Less is more

I know, as writers, we have heard this principle many times and in the early days I struggled to understand just what people meant by it. In time,I learnt to look out for long rambling sentences, saying the same in two or more different ways or using a word many times because I have just fallen in love with it.

I have come across several examples of this recently.

The writer of a book I have just finished clearly fell in love with the word ‘uxorious’. Sometimes writers use these words to show the rest of us how much she/he knows and how little we know.

So do you know what ‘uxorious’ is? I did not. I’ll give you a clue. The novel was about Henry the Third’s devotion to his wife and her excessive spending which he paid for by taxing his people. It almost brought England to its knees. A reference to the king’s excessive generosity to Eleanor, and it appears repeatedly, becomes predictable, and roll your eyes boring. It was as though the writer discovered this word, fell in love with it, and wanted to let the world know she had unearthed this fantastic new word. And going through her head at the same time may well have been the mantra, “Oh, and by the way….aren’t I really clever.” A phrase such as, “he loved Eleanor so much he would have done anything to please her” would cover what uxorious meant and not sent us diving for the dictionary and thus breaking the reader/writer experience.

The second example of over writing is when a writer tells us the same information over and over using different words. This is truly tedious. For example, in this same book, the point is made that “…everything was worth it to please Eleanor and win the approval of her family’. Various versions of this appeared at the end of most chapters until I found myself clicking my tongue and saying to myself…” I’ve got it, the guy was an idiot who jeopardised political stability of his country to please his wife’s never ending demands and whims. I was ready to shout…”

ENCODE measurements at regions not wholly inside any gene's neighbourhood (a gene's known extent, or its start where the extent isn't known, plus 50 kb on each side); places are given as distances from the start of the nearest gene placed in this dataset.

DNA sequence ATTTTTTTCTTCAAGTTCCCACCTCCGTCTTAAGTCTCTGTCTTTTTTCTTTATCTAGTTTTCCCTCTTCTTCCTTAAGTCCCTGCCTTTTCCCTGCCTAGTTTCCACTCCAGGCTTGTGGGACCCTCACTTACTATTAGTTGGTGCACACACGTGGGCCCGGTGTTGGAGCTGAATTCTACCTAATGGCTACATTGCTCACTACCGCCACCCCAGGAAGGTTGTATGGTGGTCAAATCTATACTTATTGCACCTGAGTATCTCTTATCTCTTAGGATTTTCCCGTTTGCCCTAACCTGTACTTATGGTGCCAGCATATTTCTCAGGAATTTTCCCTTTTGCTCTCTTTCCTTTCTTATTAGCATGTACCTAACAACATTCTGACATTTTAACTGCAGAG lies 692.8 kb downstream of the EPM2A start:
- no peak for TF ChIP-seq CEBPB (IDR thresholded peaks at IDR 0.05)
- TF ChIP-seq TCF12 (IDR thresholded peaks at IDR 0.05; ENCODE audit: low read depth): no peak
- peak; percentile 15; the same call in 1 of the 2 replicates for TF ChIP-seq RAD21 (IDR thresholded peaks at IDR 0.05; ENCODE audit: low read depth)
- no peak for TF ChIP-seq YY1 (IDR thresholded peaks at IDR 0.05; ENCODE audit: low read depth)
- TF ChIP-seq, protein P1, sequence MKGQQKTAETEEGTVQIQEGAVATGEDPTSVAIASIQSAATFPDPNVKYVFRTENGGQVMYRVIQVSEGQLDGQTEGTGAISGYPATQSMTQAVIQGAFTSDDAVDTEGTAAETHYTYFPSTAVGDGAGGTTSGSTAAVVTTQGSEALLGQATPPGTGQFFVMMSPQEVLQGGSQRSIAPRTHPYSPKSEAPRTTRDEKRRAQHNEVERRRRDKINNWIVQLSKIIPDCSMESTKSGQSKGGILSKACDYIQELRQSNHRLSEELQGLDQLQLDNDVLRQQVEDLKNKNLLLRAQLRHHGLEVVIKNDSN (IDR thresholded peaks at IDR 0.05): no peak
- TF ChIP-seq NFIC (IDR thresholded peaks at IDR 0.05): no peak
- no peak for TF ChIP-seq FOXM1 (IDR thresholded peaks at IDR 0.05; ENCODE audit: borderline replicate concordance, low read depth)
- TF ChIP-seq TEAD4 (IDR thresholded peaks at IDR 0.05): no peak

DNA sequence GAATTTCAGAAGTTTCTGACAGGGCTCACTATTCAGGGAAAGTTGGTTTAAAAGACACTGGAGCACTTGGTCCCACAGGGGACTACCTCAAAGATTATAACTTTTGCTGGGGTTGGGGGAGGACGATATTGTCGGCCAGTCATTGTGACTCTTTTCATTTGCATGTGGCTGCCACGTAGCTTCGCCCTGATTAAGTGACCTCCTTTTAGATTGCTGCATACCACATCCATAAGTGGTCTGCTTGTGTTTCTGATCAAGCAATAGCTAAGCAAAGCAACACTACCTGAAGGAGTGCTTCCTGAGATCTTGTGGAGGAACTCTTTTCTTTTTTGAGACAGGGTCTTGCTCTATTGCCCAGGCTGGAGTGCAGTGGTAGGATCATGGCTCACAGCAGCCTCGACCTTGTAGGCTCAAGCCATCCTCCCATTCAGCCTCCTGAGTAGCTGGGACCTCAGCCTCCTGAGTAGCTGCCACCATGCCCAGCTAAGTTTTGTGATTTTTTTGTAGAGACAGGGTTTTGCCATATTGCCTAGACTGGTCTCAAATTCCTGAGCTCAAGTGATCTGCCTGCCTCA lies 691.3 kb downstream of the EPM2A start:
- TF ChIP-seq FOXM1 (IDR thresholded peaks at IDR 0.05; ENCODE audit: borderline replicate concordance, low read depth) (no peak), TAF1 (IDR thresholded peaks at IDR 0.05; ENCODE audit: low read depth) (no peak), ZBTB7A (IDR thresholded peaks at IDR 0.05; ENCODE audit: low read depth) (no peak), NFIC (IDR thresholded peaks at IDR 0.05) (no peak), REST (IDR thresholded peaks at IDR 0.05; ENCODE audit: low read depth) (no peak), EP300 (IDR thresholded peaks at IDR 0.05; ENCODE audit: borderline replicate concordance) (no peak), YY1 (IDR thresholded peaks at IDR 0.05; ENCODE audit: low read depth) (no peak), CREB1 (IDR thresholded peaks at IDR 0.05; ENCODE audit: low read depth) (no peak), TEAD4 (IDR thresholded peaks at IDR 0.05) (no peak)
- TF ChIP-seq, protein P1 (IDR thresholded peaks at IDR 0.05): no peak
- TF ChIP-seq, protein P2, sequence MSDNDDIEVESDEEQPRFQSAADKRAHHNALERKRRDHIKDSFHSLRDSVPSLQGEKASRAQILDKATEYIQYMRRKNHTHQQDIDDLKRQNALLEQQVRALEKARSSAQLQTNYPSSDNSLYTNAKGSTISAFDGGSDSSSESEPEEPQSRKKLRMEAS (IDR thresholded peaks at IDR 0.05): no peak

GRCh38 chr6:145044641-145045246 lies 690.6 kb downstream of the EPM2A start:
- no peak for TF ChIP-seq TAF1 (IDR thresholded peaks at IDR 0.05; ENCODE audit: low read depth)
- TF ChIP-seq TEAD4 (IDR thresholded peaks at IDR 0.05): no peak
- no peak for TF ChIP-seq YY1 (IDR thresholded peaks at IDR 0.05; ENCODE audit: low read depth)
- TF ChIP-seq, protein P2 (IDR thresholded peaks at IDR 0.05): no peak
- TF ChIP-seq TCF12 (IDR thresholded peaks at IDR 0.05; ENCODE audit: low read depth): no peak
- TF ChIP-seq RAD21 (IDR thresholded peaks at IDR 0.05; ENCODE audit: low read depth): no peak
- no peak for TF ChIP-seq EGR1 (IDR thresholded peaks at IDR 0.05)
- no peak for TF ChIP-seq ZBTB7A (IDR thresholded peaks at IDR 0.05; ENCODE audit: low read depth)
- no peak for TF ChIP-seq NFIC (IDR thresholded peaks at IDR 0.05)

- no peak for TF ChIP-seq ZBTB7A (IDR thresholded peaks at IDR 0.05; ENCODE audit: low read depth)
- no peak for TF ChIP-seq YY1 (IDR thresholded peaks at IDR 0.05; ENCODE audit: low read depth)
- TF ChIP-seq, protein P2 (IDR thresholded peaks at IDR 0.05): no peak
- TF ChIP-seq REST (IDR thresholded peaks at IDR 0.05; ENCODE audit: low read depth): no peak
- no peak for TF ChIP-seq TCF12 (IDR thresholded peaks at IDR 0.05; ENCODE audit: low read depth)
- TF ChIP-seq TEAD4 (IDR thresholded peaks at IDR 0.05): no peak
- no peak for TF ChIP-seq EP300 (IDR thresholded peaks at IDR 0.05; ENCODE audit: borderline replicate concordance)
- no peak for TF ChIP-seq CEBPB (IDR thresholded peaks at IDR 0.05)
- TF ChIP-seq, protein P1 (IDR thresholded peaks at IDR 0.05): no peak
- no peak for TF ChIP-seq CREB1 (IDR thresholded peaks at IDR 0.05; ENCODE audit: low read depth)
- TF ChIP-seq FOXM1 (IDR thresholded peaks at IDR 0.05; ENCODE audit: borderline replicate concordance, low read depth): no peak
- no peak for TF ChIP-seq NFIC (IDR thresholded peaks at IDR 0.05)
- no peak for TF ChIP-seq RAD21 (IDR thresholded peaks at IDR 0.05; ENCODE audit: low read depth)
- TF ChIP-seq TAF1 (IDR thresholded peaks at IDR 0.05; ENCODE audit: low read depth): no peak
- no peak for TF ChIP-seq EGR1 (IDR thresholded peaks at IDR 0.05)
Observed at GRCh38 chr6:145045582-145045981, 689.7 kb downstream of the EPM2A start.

We all do it. We fall into the trap of loving our words, clever turns of phrase, which we think the reader really needs to experience. The problem is the reader does not. If we have said it once then we do not need to repeat it.

I first heard about purple prose at a local creative writing course and guess who the standout perpetrator of this crime was. Yes, me. I loved writing beautiful phrases but, wow, I was good at flooding them with purple prose. Let’s think of one example:

As they walked along the lane, pleased they no longer quarrelled, the two lovers held hands and admired the blue lavender flowers interspersed with dainty daisies. The trees that lined the lane were beautiful autumn colours and as the lovers looked into each other’s eyes they saw the bluest sky and the bluest sea they could imagine….In fact it seemed as though the sun had caught their mood and sent bright yellow rays between those gorgeous pure white daisy petals and pierced their hearts….

There would have been a time when I congratulated myself on creating that piece. Now I’m just plain embarrassed.

CS Larkin, on her website, has the following to say:

Overwriting takes many forms. Wordiness. Overuse of modifiers and weak sentence construction. Vagueness. Redundancy. Convolution. Pushing metaphors so far beyond the breaking point that they cease to be enlightening and become ridiculous instead. Purple prose.


I recommend you read her article. The trick is to write enough so you keep your reader engaged but don’t keep blabbing on long after you have made your point. And that is a very fine balancing trick!


I have just one last thing to say. This is all a challenge…to find the right balance between saying too much and not enough. What the right balance for you is practice alone will reveal. Honest readers are also good at letting you know. Be ready for feedback that is not positive. It is usually the best kind for learning.

less is more
over writing


I have to agree. I've been trying to read "Operation Wandering Soul" by Richard Powers. It sounds like a nice book to read "...a novel about imagination and memory. At once a social indictment and an intensely emotional account of intimate need, it asks how we might keep alive, a little longer, the vanishing narratives of childhood."
But it takes him nine pages to describe the drive to work...
Thank you Angela and Sumanda. You both make excellent points. Wow, nine pages to describe a drive to work. It sounds like a lot but without seeing it, I can't really comment. The test is how engaging and interesting are the words on those 9 pages?
First paragraph of the book:
Kraft cruises down the Golden State: would it were so. "Cruise" is a generous figure of speech at best, label from another time and biome still imbued with quaint, midcentury vigor, the incurably sanguine suggestion of motion more forward than lateral. "Cruise" is for the Autobahn, the Jet Stream, Club Med. What's the real word, local parlance? Shoosh. Shunt. Slalom.

I've reached page 78, but I keep this book for when I have insomnia. :)